The price of a cup of tea

The BBC’s investigation of workers’ conditions on tea plantations in Assam makes depressing reading. The squalor and poverty behind one of the world’s favourite drinks is appalling.

It is striking that the response of Unilever, a company often held up as a beacon of responsibility and sustainability, is so weak. According to the BBC, Unilever . . . → Read More: The price of a cup of tea

Unilever has such a nice image

But is it complicit with the TTIP process?

Articles like this one in the Guardian have celebrated the virtues and actions of Unilever in both environmental and social fields. And it is true that they have done a number of positive things and Paul Polman, their CEO, seems personally committed to sustainability. You would have . . . → Read More: Unilever has such a nice image

When science clashes with society…

Should public honour be given to scientists irrespective of the social impact of their researches? Would it have been right for Robert Oppenheimer to have been awarded a Nobel Prize for his work on the Manhattan Project?

The World Food Prize is a case in point. The 2013 World Food Prize has been awarded to . . . → Read More: When science clashes with society…

Enclosing the sea

Large fishing companies are trying to privatise one of the few remaining wildernesses: the contents of the sea. The UK Association of Fish Producers (UKAFPO) is a secretive organisation with no discernible website. It is likely its ultimate sponsors are large, wealthy companies that already monopolise the majority of the British catch.

UKAFPO is suing . . . → Read More: Enclosing the sea

Now we need permission to be ethical!

The European Court of Justice ruled recently that it is lawful for the public sector to procure on ethical grounds. Given that the public sector is about 40% of the economy, that is a relief. The FairTrade Foundation has welcomed the ruling.

But they also said that organic or fairtrade labels couldn’t be used directly . . . → Read More: Now we need permission to be ethical!

Carry On Guzzling

The Lancet, the academic community, the government and the World Health Organisation all agree that obesity is a serious threat. Interestingly, so does the food industry.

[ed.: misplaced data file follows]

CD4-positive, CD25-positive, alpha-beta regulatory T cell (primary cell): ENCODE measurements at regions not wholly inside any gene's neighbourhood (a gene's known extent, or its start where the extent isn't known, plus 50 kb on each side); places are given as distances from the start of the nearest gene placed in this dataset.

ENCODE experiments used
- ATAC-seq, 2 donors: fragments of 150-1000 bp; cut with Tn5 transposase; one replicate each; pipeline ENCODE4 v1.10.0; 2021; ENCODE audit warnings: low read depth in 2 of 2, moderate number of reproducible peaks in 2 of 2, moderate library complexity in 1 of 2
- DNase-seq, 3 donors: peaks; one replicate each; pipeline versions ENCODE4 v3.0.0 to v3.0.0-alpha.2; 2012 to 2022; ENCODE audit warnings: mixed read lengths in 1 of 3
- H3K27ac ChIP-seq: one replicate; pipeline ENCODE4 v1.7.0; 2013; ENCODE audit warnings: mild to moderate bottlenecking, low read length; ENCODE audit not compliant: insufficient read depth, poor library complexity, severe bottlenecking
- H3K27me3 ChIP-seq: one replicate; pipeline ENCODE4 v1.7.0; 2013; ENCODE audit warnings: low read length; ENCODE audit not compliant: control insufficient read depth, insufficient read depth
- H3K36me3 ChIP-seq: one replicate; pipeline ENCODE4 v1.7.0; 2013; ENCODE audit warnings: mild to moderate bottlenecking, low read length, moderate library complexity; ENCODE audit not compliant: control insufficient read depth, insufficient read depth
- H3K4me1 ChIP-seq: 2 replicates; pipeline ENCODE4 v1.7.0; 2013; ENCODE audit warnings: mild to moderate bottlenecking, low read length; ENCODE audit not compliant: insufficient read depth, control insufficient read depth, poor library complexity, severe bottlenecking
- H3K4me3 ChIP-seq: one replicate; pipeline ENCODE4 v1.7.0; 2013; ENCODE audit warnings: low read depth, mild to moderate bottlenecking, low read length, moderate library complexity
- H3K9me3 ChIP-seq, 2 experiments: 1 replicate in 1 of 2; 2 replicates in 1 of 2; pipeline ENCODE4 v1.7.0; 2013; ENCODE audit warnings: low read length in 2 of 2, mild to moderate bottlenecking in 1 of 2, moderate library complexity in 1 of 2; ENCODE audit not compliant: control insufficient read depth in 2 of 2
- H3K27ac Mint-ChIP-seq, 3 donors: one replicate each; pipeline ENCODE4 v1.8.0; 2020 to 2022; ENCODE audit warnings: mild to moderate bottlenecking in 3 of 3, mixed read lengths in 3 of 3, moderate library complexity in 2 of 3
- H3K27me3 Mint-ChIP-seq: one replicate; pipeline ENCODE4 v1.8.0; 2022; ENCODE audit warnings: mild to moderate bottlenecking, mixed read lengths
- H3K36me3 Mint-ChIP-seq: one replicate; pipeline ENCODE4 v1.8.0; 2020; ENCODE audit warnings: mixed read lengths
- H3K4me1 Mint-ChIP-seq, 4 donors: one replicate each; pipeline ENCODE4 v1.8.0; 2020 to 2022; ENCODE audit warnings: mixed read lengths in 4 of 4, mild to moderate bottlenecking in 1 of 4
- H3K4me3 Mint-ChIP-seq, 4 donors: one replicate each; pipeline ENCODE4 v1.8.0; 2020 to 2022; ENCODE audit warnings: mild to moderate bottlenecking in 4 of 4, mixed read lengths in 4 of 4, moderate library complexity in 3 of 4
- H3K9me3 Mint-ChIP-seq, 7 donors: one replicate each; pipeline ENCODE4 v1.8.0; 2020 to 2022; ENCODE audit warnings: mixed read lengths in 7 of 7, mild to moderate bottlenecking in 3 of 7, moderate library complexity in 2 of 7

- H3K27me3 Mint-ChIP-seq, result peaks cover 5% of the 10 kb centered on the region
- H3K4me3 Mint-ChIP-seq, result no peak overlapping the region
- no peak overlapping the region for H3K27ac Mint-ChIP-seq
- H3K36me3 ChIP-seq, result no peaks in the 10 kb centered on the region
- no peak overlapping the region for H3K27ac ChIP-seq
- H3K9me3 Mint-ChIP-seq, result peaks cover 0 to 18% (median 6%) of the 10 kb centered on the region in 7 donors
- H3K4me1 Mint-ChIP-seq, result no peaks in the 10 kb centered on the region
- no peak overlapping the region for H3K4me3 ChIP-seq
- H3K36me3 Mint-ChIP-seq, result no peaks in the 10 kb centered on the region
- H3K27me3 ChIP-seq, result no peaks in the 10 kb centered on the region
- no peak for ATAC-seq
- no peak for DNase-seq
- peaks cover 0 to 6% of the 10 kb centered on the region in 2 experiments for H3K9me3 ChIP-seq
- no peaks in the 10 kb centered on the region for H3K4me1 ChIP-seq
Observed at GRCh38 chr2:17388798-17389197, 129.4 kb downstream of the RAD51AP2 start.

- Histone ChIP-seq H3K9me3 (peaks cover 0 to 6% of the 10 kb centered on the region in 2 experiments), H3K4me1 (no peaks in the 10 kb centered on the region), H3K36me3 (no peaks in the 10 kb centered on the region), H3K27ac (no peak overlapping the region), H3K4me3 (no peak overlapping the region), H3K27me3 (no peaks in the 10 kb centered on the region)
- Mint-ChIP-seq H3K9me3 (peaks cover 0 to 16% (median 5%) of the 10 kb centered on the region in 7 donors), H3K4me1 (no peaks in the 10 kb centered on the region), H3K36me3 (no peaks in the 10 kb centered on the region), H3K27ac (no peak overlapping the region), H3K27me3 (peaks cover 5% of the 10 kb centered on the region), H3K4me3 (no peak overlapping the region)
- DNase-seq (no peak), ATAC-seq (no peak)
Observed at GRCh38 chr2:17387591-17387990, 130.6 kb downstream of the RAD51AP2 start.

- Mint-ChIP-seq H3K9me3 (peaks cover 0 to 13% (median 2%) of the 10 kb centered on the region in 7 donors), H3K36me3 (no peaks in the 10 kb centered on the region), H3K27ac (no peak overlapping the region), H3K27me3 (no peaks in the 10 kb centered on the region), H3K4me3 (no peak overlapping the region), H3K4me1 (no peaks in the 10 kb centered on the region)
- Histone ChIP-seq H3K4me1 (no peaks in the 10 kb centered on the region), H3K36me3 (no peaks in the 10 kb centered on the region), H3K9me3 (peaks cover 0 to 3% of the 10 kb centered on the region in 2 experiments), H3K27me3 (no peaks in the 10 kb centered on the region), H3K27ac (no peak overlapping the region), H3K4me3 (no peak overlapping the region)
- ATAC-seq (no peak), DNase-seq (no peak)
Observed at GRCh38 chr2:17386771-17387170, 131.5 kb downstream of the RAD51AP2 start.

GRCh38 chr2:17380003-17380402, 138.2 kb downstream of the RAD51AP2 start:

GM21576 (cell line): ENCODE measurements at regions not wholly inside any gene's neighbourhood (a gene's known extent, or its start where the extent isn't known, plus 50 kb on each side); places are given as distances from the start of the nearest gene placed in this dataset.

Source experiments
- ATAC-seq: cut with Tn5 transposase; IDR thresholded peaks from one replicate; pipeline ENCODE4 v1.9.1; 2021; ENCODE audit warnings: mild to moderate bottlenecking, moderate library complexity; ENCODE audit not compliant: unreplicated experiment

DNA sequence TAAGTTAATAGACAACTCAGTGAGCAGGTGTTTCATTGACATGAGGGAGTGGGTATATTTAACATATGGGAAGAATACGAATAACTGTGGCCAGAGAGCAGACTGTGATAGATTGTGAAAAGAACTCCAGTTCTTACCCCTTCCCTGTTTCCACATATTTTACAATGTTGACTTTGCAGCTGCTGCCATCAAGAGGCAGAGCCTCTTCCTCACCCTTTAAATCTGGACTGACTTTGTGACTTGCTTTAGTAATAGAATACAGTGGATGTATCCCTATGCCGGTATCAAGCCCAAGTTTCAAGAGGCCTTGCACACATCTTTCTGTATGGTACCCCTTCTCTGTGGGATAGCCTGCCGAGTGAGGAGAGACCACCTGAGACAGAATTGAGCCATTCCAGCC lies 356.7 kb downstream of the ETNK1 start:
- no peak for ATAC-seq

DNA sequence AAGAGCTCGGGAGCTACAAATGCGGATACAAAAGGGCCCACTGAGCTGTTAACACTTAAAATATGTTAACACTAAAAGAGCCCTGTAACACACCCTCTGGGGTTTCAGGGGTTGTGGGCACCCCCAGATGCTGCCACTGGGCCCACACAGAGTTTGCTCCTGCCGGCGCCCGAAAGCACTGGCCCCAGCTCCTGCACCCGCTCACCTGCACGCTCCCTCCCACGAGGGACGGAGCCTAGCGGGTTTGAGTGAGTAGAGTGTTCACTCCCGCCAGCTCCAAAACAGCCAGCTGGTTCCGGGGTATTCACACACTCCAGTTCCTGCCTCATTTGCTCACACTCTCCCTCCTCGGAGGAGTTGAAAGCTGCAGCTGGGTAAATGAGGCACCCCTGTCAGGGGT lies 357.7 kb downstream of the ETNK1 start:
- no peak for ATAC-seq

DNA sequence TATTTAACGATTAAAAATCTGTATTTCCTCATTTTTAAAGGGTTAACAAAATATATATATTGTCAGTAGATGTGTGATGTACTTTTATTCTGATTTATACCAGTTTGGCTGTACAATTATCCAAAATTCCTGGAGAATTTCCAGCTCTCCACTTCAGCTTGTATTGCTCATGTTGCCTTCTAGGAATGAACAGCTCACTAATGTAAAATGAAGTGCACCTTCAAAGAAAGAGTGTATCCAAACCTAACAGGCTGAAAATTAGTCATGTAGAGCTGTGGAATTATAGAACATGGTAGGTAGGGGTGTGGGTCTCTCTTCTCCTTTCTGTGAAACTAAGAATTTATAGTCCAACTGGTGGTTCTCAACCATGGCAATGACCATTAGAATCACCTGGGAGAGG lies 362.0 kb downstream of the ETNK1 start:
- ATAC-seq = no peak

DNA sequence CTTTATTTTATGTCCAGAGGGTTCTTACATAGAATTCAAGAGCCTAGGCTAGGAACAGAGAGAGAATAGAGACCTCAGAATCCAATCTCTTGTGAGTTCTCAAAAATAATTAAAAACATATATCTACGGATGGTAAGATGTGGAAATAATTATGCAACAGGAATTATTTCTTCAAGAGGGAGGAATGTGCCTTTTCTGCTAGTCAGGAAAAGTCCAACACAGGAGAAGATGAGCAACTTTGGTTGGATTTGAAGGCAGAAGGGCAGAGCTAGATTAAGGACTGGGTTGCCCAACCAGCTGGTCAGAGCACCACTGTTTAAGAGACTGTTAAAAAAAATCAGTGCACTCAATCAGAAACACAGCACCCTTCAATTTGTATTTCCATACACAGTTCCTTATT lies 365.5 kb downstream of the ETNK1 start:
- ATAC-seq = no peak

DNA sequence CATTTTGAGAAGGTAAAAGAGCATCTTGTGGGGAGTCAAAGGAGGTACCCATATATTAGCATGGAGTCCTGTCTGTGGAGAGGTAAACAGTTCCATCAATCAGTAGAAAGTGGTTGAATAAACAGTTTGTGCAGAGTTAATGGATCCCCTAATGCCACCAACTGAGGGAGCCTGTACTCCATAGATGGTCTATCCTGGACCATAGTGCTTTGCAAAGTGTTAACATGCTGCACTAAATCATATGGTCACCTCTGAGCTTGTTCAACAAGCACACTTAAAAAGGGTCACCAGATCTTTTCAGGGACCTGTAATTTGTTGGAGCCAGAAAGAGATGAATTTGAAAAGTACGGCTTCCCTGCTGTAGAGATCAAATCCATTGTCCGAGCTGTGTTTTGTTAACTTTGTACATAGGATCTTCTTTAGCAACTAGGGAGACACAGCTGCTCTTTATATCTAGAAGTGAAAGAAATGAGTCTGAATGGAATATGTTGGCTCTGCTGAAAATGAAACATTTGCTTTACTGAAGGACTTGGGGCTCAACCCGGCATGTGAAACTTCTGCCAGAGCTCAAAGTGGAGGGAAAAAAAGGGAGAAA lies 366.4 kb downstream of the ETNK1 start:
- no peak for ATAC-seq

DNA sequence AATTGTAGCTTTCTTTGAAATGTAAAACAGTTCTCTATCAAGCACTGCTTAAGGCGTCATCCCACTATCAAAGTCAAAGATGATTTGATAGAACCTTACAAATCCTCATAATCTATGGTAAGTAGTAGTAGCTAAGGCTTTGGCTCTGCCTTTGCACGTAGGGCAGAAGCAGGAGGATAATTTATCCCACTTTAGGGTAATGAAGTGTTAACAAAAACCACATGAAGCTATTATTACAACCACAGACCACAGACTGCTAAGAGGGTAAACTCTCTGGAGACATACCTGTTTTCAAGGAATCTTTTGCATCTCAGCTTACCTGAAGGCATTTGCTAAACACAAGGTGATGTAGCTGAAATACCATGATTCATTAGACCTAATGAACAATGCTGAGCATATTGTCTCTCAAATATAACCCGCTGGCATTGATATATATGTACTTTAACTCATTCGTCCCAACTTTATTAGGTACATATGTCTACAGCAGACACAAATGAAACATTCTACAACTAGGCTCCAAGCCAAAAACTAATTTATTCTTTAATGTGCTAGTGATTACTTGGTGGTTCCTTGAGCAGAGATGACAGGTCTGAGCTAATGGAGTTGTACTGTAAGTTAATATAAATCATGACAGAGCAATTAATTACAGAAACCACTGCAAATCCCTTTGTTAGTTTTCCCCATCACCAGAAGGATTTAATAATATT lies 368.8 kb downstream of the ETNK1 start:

So, as a nation, should we:

a) just take individual responsibility and eat less? (Requires a strong and persistent public education campaign. People may also need a little help . . . → Read More: Carry On Guzzling

Feeding Frenzy

The IDS of Sussex University has just released a report that addresses the world’s need for food. Yet the headlines say the the world needs GM and new technologies. What is going on?

The report was produced for the UK government’s BIS. It points out that the reasons for hunger today are complex, including political . . . → Read More: Feeding Frenzy

Kraftwork cut out

The CEO of Kraft hints that the Cadbury approach to the social – and enviornmental – bottom lines may not be dead.

According to her, not only are reports of job deaths ‘greatly overstated’, but there is likely to be some activity building public-private partnerships in the developing world.

Kraft will have its work cut . . . → Read More: Kraftwork cut out

Is responsibility worth protection?

The Cadbury family lament the passing of ‘their’ family business into foreign hands. And there is much hand-wringing from all, including the Business Secretary. But ‘nothing can be done’, because to do so would be protectionism, and might lead to obstacles in UK companies taking over others…

When companies take each other over, there are . . . → Read More: Is responsibility worth protection?

Quality Conlusion?

The FSA website claims that there are “no important differences in the nutrition content, or any additional health benefits, of organic food when compared with conventionally produced food”.

However the research on which this claim is based does support this statement. Its conclusions say that there is “no evidence of health benefits from consuming organic . . . → Read More: Quality Conlusion?